Source: Blooming Prairie Times, Thursday, May 27, 1948, Volume LV, Number Three. Transcribed by: Jacob Alberti
Tonight (Thursday) May 27th, at 8:00 in the high school auditorium, 58 seniors will bid goodbye to Blooming Prairie High School and receive well earned diplomas to be presented by Atty, G.S. Thorson, President of the board of election. The Dr. R.L. Lakesgaard, of Winona State Teachers College, will deliver the address to the graduates, parents and a large audience of friends. Dr. Lakesgaard is recognized as one of the outstanding educators and speakers in Minnesota and he will have a message full of guidance and wise counsel for the young men and women, who are about to embark their voyage in the business world.
The following is the program of tonights exercise:
Processional- H.S. Bank
Invocation - Rev. Clair Karsten
Choral Selection - Girls Chorus
Commencement Address - Dr. R.L. Lakesgaard
Piano Selection - Janet Sauke
Present of Awards, for American Legion Aux - Gordon Lindquist
Presentation of Class - Maurice McFarlin
Presentation of Diplomas - G.S.Thorson
Benediction - Rev. C. Karsten
Recessional - H.S. Band
Delores Pechacek, Gordon Paulson, Mary Ann Prokopee, Merle Hillson, Phyllis Christianson, Verna Trom, Marilyn Osby, Alice Magladry, Marilyn Lynard, Mary Ann Zupp, Arthur Olson, Elaine Jacobson, Allen Anderson, Mary Hotlaba, Barbara Decker, Dorothy Meyer, Beverly Johnson, Jack Cipra, Marion Fjerstad, Charlotte Conrad, Lucille Diesch, Marion Yentsch, LaVonne Eaker, Hilda Fibeiger, John Pirkl, Carol Mueller, Donald Brown, Norma Nelson, Jean Harding, Gerald Krell, Beverly Nott, Harvey Ille, Marily Knutson, Myron Helleck, Hubert Swenson, Sydney Magnuson, Amos Farr, Barbara Brantley, Donald Hope, Merle Peterson, Marion Wangen, Patricia Schrom, Louella Jenson, Marvin Pfeifer, Frank Thissen, Marvin Lea, Phillip MacDonald, Alex Decker, Lynwood Ditlevson, Paul Rasmussen, Wally Harding, Roger Johnson, Richard Klemmensen, Alan Morton, Donald Peterson, Gene Zwiener.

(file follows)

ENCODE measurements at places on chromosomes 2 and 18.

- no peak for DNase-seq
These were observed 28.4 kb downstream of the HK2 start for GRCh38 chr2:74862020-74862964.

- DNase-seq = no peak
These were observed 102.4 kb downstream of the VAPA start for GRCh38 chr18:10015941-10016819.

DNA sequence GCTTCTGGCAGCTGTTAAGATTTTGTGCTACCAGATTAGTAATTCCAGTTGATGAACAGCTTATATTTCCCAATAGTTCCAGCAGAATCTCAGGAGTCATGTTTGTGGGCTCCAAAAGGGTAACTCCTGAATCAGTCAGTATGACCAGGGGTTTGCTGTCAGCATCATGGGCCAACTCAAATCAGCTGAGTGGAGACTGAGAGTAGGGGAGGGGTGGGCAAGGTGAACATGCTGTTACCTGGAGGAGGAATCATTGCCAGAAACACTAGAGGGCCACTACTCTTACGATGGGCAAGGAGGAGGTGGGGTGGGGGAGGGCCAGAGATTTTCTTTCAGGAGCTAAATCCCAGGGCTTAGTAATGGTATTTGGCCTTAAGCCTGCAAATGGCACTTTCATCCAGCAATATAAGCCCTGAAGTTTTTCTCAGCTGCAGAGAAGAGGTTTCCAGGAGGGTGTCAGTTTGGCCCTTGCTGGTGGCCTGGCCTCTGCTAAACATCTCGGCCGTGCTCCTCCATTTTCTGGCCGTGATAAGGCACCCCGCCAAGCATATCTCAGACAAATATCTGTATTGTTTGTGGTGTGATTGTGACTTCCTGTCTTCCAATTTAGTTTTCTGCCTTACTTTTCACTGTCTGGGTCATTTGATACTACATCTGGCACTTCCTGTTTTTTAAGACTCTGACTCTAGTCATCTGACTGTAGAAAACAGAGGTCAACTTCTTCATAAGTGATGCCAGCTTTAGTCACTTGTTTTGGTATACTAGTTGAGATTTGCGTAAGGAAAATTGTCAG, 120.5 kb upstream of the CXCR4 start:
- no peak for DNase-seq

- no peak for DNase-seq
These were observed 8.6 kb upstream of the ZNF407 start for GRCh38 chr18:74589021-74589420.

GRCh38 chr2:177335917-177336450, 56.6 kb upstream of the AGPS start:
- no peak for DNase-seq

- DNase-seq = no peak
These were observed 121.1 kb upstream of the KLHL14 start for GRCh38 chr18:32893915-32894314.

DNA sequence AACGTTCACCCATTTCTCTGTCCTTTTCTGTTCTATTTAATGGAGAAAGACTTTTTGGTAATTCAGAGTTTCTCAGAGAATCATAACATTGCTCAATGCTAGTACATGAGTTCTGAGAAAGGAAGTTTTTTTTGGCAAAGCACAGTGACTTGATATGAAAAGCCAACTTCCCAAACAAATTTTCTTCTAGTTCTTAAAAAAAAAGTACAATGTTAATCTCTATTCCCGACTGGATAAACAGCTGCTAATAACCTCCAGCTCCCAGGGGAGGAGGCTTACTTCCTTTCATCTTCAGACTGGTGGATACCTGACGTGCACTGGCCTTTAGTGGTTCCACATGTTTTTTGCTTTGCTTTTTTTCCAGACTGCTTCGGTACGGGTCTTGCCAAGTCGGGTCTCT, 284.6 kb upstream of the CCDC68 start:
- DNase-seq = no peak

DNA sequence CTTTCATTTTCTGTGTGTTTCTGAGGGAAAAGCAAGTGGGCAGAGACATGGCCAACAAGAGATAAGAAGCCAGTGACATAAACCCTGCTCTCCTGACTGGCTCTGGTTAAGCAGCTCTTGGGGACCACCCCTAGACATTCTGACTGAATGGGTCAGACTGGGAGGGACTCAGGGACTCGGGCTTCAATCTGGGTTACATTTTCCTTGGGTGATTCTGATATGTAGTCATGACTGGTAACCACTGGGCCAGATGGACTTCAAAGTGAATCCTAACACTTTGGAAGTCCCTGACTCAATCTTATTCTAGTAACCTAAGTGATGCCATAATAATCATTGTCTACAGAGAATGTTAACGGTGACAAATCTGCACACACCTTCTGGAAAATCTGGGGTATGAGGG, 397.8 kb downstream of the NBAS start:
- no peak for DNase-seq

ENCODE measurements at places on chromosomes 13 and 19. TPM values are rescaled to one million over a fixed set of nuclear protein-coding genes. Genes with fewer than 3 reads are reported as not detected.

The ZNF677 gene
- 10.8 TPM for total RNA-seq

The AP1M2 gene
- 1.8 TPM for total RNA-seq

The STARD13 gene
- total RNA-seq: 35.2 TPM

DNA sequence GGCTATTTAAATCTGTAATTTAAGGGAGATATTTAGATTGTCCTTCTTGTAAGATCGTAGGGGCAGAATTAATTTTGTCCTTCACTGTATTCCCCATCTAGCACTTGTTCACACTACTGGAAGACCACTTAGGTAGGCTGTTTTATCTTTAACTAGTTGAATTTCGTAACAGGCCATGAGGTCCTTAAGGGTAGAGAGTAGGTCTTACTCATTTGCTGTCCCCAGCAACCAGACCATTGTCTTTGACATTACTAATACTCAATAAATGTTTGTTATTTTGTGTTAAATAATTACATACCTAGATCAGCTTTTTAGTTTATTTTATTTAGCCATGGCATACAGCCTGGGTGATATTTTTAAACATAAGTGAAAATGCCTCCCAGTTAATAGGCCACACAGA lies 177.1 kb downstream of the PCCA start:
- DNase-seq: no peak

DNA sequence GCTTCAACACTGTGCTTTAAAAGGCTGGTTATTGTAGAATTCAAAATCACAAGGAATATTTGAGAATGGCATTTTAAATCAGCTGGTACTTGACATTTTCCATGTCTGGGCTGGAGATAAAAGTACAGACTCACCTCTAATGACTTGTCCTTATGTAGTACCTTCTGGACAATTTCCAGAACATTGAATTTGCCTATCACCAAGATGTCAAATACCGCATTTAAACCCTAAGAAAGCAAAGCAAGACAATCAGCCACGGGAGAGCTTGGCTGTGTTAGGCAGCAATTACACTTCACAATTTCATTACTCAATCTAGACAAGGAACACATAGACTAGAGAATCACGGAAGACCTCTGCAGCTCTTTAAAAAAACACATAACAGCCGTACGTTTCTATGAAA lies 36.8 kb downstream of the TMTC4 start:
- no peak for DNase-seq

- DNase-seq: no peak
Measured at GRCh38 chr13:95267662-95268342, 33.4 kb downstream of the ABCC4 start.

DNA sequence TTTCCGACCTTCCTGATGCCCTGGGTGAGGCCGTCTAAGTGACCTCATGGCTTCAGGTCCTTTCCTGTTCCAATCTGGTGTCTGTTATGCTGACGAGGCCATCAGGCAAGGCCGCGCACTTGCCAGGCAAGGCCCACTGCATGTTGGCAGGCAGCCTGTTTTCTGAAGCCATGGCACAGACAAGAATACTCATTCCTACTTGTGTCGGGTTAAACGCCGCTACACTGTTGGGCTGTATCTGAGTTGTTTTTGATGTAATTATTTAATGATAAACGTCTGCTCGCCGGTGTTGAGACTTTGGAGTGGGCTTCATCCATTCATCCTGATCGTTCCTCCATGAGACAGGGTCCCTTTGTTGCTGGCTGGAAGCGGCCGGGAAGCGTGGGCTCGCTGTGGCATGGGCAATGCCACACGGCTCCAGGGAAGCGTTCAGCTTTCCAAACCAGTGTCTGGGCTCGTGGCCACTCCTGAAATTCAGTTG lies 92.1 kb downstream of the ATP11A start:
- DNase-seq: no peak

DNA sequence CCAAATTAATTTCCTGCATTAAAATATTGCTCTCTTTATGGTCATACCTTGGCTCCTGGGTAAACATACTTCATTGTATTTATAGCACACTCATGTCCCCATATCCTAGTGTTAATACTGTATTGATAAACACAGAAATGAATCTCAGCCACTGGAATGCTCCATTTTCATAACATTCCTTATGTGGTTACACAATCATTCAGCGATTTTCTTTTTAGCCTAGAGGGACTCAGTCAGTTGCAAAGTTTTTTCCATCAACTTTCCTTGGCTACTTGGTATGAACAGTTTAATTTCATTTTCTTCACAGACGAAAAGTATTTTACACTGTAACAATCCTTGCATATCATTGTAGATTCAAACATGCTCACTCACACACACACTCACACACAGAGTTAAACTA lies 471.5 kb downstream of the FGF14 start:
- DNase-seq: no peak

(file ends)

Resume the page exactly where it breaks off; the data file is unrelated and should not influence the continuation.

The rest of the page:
Valedictorian: Delores Pechacek
Co-Salutatorians: Mary Ann Prokopec and Gordon Paulson